Greenhouse Gases (GHG’s) and Ports:  An Overview

Climate Change Background

Climate change is a global concern.  During the 20th century, global average temperatures increased about one degree Celsius.  Over the next 100 years, temperatures may increase another three to seven Celsius.  This phenomenon has been clearly linked to a build-up of Greenhouse gases (GHGs) in Earth’s environment.  GHGs affect climate as they concentrate in the atmosphere and trap heat by blocking some of the long-wave energy normally radiated back to space.

While some GHGs occur naturally, there is agreement among climate scientists internationally that human activity has significantly increased the GHG’s in the Earth’s atmosphere, leading to accelerated global warming.  Activities causing this warming include those that occur in and around a port, such as burning fossil fuels for operations, transportation, heating, and electricity.  The potential consequences of global warming include longer and hotter summers, longer droughts coupled with brief periods of more intense rainfall, more devastating weather-related disasters, and shortages of water -- all of which threaten public health and worldwide economic vitality.

Climate change poses an extraordinary challenge that demands immediate action.  While national and international regulatory bodies are constructing mechanisms that will reduce emissions across sectors, individual organizations can contribute significantly to reducing the threat by examining their own greenhouse gas emissions and finding opportunities to reduce them.  For organizations like ports, whose existence is based on activities that are prime targets for regulatory efforts, early action to address these emissions will ameliorate the future effects of increased costs as market-based forces are used to reduce carbon emissions.   Being integral in the worldwide logistics chain, a port can also serve as a catalyst for rapid change throughout the industry.

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Greenhouse Gas Emissions and Emission Scopes

The maritime transport industry's contribution to global GHG emissions has been estimated to be between 1.4 percent and 4.5 percent.  A fraction of those emissions are associated with port operations.  The emission sources that are directly controlled by a port authority are an even smaller fraction of overall port-related emissions, which also include emission sources under control of port tenants (i.e., ships, harbor craft, trucks, rail, and cargo handling equipment).  In order to address the climate change impacts associated with all port-related operations, this Tool Box considers both direct port authority-related sources as well as the port tenants’ sources.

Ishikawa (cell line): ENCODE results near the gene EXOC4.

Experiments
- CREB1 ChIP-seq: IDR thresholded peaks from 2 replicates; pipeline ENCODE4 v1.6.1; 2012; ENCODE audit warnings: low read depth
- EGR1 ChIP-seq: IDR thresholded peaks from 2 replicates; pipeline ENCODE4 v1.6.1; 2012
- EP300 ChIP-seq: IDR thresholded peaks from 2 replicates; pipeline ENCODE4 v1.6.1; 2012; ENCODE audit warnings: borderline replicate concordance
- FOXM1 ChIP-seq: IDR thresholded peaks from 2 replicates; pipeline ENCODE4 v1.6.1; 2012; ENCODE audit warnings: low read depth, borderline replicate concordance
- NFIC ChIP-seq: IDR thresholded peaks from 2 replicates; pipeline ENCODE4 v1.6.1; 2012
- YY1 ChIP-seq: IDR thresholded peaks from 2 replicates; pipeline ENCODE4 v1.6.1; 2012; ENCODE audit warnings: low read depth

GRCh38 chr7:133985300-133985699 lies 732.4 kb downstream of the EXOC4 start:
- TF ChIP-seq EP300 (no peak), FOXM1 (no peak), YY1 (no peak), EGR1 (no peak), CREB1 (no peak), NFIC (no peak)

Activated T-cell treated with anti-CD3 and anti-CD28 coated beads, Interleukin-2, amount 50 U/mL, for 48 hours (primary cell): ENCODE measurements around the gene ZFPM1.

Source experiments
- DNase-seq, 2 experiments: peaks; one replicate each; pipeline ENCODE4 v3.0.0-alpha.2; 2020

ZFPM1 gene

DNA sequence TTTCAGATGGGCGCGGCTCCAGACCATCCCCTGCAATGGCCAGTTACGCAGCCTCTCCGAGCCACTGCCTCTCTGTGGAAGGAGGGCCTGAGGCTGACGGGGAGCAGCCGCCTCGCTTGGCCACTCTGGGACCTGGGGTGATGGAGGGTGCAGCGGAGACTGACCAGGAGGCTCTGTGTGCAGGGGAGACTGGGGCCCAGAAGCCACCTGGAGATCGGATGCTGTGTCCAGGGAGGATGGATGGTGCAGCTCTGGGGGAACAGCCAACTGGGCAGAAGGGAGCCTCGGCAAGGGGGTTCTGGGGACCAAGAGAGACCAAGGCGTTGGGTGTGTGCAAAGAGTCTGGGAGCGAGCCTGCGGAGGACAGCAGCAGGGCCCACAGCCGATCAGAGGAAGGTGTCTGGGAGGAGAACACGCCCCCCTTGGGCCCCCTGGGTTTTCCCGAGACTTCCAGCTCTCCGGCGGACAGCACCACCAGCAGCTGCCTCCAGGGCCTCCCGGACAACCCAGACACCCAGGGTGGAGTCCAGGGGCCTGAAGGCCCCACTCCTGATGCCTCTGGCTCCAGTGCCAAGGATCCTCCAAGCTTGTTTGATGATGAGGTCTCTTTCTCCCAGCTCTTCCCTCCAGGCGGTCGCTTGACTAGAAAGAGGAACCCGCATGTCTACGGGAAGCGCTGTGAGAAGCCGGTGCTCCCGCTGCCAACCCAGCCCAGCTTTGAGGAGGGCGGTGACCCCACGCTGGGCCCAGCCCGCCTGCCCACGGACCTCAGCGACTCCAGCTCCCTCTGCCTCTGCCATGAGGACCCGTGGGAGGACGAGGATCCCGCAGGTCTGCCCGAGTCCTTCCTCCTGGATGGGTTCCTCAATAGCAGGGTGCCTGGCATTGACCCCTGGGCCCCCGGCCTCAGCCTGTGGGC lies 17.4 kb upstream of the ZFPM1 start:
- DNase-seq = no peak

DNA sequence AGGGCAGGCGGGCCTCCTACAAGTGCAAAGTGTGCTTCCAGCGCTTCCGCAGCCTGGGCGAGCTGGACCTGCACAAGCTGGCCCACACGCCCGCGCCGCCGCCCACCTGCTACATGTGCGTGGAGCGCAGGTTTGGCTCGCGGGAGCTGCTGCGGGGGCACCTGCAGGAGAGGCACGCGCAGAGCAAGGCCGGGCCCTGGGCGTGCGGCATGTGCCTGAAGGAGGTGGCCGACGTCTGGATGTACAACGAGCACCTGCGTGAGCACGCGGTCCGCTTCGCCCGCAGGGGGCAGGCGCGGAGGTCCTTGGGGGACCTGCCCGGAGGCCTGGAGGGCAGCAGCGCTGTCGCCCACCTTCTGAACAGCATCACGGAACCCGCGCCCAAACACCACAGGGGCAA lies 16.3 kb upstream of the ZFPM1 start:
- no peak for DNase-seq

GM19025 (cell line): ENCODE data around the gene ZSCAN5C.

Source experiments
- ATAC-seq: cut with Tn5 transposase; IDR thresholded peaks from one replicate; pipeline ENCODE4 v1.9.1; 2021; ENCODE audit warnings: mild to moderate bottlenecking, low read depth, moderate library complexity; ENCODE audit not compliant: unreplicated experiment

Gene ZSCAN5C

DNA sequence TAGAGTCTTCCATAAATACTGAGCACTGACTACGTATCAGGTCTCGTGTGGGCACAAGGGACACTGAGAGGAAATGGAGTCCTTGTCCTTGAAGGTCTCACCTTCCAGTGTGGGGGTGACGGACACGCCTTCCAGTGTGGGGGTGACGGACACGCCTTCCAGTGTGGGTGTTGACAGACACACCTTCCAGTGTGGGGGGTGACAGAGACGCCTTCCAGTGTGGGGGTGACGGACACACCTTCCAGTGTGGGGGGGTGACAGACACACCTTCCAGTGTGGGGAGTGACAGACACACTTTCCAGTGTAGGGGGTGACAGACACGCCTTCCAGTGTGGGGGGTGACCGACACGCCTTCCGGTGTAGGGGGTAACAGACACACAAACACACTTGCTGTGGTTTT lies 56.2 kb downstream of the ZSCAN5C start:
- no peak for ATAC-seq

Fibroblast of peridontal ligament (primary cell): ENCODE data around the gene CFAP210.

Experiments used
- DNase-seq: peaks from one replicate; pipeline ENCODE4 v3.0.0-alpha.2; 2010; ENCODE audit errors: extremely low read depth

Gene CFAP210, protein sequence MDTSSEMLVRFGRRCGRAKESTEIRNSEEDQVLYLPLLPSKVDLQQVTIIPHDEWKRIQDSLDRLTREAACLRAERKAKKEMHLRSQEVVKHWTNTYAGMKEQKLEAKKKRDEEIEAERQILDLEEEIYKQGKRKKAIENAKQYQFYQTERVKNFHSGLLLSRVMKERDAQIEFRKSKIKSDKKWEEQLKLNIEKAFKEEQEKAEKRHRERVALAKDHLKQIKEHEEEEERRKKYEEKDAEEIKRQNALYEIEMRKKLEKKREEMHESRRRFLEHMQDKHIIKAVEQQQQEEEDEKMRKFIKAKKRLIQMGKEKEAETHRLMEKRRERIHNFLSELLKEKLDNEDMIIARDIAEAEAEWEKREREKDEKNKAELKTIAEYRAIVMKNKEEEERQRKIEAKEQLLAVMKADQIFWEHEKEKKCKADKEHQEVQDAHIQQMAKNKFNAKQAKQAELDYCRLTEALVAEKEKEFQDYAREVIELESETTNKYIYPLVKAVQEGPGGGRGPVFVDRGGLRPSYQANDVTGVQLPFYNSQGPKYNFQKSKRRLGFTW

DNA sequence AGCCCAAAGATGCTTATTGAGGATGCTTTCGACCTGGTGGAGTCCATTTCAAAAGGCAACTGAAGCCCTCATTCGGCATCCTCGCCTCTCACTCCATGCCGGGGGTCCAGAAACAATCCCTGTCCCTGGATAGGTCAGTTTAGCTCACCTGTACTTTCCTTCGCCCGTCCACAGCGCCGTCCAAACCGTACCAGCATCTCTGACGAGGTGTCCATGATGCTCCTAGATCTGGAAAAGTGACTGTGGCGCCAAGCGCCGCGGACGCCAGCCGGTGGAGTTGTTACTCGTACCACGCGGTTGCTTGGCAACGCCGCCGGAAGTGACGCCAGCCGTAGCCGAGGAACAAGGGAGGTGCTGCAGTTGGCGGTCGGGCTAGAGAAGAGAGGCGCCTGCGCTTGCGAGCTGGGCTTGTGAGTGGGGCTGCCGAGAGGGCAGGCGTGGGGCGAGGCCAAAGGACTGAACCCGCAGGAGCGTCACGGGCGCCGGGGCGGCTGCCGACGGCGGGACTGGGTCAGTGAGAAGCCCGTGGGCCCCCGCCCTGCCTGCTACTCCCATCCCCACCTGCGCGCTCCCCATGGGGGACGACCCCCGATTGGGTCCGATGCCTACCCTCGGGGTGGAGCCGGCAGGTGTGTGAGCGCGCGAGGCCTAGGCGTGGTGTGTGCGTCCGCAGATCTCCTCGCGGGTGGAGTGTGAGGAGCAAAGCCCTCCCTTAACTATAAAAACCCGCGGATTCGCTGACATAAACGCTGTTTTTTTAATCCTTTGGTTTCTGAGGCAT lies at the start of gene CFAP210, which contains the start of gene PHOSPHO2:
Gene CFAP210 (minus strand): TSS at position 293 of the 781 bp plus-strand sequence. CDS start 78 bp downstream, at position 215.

GHG emissions for an organization like a port are often categorized in terms of “scopes” that indicate how directly (or indirectly) the emissions are generated.    Such categorization is a common element of emissions models and different protocols may define the boundaries of the scopes in a variety of ways.   Scope determination is a central consideration for WPCI’s Carbon Footprinting working group and will further define how port sources are categorized.  This Tool Box covers topics and measures that affect emissions falling under all three traditional emission scopes.   The traditional definition of scopes, as outlined in The Climate Registry’s Local Government Operations Protocol, is illustrated below as it may apply to emissions associated with a port.

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An Illustration of Scopes as They Pertain to Port Operations

Under this definition, Scope 1 includes all direct GHG emissions from a port’s directly-controlled stationary and mobile sources.  Examples of Scope 1 sources include port-owned fleet vehicles and port employees commute vehicles, stationary generators, and buildings (i.e., natural gas combustion).  Scope 2 includes indirect GHG emissions associated with the import and consumption of purchased electricity by a port for its directly-controlled sources (i.e., electricity used for port-owned buildings and operations).  Scope 3 accounts for emissions associated with the operation of port tenants.  Although inclusion of Scope 3 emissions in a port’s GHG inventory goes beyond what other organizations may include, they are an important part of developing a plan for management of GHG emissions on a port-wide basis.  Scope 3 emissions include a port tenants’ direct emissions from stationary sources (i.e., natural gas combustion in buildings), mobile sources (i.e., ships, trucks, rail, cargo handling equipment, and harbor craft), and indirect source emissions associated with purchased electricity (i.e., buildings, electric wharf cranes, and shore power for ships). 

Scope 1 and 2 emission categories will likely represent a very small fraction of the port’s overall emissions, while Scope 3 emissions associated with port tenants will likely account for the vast majority of the port-wide emissions.  However, GHG emission reductions from all port-related sources are necessary to minimize the overall impact of the port-related operations on climate change.  While Scope 1 and 2 emissions may be lower in magnitude, they are easier for a port to control and therefore may also be a good place to begin.  Implementation of strategies for all port-related sources will achieve significant GHG reductions that will help reduce the adverse impacts of global climate change.

The actual scope of emissions at individual ports will differ significantly based on a wide variety of governance and operational models.


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